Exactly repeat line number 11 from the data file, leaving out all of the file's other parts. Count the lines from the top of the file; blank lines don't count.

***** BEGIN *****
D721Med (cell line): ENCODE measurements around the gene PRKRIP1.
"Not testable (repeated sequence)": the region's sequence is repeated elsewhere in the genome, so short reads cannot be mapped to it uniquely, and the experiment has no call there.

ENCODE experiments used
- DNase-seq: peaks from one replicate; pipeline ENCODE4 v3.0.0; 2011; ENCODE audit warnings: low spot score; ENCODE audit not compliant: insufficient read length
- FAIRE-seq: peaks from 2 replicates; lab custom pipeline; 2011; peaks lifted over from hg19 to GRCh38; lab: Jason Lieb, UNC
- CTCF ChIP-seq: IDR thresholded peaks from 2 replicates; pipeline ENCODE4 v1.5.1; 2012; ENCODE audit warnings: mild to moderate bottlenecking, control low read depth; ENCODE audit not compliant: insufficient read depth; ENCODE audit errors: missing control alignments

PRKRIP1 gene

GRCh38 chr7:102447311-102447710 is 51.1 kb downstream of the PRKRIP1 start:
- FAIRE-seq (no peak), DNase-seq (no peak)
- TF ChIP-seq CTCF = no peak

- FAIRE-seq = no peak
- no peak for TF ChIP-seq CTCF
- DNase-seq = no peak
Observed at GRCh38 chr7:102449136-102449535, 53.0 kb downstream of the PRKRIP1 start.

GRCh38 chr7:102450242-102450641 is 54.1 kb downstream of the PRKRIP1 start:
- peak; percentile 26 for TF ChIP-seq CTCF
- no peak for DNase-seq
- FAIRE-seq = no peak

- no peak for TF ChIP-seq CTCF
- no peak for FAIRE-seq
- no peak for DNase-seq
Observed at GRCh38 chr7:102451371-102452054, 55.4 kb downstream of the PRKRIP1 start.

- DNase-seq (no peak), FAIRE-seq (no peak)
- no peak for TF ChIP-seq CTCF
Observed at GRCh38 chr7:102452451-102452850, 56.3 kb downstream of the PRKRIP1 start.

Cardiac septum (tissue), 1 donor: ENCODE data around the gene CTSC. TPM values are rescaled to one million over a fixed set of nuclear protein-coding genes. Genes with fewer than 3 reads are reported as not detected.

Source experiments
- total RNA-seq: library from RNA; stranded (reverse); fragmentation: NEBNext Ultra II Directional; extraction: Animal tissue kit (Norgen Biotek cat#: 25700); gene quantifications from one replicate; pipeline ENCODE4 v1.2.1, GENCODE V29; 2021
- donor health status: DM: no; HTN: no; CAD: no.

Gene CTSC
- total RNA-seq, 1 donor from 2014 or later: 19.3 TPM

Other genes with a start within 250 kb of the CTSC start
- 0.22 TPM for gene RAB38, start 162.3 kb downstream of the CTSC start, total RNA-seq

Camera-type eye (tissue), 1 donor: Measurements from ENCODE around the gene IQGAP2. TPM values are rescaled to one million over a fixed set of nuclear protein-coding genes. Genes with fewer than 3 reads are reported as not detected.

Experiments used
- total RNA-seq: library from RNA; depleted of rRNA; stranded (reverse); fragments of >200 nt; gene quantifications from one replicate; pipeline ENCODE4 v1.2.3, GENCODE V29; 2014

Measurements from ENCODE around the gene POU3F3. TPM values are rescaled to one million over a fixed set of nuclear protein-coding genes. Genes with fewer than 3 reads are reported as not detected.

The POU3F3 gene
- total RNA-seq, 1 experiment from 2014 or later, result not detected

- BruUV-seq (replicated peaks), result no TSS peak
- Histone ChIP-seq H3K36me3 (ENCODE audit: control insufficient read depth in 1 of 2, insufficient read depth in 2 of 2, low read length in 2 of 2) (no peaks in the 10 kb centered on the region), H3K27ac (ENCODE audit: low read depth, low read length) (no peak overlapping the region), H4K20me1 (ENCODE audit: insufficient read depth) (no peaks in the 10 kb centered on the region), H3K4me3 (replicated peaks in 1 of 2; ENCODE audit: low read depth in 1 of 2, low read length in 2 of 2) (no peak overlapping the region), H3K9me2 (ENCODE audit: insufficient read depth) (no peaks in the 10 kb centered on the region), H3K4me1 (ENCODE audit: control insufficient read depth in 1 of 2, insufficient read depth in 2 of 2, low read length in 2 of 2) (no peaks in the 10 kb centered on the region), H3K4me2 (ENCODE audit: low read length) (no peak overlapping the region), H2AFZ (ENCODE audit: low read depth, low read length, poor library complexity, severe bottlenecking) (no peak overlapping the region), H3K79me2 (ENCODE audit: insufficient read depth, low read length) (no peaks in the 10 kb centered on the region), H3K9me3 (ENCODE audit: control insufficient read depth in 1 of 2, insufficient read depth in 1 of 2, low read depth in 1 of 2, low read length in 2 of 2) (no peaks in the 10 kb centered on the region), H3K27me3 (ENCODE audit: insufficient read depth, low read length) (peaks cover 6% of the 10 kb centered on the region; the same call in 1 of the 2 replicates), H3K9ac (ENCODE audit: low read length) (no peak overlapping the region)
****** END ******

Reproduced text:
- FAIRE-seq = no peak